Caxton (St. Andrew)

CAXTON (St. Andrew), a market-town and parish, in the union of Caxton and Arrington, hundred of Longstow, county of Cambridge, 10½ miles (W. by S.) from Cambridge, and 49 (N. N. W.) from London; containing 558 inhabitants. This place, which is one of the oldest post-towns in the county, is situated on the Roman Ermin-street: the buildings are in general irregular and of mean appearance, consisting principally of poor cottages and decayed inns, though there are a few good houses. The market, granted to Baldwin Freville in 1247, is on Tuesday; and fairs, principally for pedlery, are held on May 5th, and October 18th. The parish comprises about 2300 acres. The living is a discharged vicarage, valued in the king's books at £7. 12. 4.; net income, £80; patrons, the Dean and Canons of Windsor, to whom an allotment of land and a money payment were assigned, in lieu of tithes, by an inclosure act, in 1830: the glebe contains about 9 acres. The living was a rectory previously to 1353, at which time it was appropriated to the chapel royal of Windsor. The church has a piscina in tolerable preservation. There is a place of worship for dissenters. Robert Langwith, in 1581, bequeathed £31. 10. per annum for the benefit of poor housekeepers, and for sermons to be preached quarterly in the church. The union comprises 26 parishes or places, and contains a population of 10,080. Matthew Paris, a Benedictine monk, who flourished in the reign of Henry III., and wrote a history of the world from the creation to the year of his death, which happened in 1259, was a native of the place. It has been stated, also, that Caxton, who introduced the art of printing into England, was born in the parish; but his own memoirs refer his birth and education to the county of Kent.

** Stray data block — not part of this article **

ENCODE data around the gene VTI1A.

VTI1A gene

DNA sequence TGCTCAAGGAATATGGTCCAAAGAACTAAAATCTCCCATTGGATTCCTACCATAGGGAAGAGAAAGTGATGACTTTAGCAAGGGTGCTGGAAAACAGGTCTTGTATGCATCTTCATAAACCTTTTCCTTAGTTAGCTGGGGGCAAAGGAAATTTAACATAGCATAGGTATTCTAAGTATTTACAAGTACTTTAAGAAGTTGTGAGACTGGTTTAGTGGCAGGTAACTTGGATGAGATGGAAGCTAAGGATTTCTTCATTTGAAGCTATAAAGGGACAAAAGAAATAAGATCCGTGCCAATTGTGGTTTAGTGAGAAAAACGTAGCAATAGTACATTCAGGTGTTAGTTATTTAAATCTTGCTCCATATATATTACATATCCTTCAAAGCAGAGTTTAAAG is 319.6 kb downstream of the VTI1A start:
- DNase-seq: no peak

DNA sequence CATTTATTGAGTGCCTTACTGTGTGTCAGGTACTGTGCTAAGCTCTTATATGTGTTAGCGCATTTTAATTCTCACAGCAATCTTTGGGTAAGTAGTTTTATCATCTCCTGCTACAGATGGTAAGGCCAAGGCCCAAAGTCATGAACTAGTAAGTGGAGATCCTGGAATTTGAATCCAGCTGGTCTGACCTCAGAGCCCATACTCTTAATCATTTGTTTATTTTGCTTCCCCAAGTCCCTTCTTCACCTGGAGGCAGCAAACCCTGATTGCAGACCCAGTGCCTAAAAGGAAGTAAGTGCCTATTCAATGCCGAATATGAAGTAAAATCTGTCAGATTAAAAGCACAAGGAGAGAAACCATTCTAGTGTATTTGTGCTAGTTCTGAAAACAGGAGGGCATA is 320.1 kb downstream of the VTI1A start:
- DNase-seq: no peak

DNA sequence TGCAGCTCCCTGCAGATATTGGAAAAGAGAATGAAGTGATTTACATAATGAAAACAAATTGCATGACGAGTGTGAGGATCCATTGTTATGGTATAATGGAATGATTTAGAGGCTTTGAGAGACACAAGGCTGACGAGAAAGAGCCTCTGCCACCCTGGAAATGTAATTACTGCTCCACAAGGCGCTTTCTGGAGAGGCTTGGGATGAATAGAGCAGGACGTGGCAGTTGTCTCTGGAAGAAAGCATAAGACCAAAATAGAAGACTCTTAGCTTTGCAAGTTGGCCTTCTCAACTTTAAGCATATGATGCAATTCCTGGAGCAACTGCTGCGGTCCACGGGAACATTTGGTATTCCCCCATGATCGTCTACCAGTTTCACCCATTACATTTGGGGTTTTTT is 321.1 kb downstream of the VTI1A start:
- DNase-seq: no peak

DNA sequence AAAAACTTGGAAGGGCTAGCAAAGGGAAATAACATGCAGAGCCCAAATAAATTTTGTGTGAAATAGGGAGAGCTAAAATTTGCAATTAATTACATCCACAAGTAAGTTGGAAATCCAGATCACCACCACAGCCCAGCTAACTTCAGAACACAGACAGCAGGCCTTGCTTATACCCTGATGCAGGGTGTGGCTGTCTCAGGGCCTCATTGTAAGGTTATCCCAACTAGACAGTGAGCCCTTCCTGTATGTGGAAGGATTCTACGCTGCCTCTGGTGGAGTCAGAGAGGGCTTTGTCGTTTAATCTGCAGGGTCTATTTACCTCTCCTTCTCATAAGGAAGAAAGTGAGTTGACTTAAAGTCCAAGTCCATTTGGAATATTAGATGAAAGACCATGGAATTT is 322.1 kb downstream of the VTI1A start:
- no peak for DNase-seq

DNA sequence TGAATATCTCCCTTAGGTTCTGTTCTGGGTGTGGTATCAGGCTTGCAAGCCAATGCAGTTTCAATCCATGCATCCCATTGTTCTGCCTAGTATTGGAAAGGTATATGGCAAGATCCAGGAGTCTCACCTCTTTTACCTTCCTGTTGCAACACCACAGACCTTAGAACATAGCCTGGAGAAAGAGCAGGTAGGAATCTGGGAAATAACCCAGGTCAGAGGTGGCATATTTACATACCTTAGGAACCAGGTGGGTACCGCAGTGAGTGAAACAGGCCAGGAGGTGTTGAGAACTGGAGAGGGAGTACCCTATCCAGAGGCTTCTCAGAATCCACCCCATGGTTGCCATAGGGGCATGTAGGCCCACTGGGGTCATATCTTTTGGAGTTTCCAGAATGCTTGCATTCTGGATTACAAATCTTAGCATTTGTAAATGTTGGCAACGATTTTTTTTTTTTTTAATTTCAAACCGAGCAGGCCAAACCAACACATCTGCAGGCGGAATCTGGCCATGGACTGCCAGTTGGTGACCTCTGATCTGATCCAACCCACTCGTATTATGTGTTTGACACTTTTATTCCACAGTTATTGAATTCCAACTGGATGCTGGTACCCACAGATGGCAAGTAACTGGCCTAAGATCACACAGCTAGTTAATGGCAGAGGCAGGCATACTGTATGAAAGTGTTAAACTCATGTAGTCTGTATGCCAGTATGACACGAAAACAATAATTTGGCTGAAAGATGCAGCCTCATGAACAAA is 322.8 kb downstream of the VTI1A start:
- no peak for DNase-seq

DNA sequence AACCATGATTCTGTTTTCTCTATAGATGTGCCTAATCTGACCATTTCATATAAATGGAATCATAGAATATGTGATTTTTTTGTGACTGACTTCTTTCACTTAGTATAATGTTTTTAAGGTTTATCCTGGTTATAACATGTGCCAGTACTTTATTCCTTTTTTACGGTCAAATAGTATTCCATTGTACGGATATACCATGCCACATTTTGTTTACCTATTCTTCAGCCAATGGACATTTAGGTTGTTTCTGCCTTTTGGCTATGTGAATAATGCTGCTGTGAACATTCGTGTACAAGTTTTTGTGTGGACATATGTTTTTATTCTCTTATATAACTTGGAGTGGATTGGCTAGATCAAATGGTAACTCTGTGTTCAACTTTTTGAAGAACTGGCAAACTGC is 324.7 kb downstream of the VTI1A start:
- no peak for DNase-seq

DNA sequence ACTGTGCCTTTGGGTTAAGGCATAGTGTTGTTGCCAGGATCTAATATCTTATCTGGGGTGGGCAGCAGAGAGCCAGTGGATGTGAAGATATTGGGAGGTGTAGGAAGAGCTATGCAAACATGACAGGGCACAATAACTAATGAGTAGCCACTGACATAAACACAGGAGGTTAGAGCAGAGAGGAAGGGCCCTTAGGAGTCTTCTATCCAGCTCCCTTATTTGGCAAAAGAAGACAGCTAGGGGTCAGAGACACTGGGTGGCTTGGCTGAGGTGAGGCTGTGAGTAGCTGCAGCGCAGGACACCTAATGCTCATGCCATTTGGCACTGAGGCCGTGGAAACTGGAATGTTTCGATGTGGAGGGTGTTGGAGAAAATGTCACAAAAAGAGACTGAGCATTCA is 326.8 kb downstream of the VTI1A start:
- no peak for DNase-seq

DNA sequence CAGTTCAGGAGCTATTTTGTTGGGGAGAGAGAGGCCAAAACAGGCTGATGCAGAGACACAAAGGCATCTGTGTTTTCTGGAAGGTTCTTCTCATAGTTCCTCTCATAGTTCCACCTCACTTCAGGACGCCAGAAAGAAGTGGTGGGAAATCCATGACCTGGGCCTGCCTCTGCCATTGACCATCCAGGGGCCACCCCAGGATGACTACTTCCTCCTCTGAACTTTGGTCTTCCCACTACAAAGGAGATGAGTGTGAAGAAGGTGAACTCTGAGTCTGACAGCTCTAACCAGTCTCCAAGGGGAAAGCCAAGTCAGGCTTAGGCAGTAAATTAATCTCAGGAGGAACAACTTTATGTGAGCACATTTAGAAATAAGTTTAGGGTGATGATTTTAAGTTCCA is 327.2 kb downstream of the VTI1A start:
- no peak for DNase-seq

Transcribed from A Topographical Dictionary of England, by Samuel Lewis, 7th edition, published in 1848.

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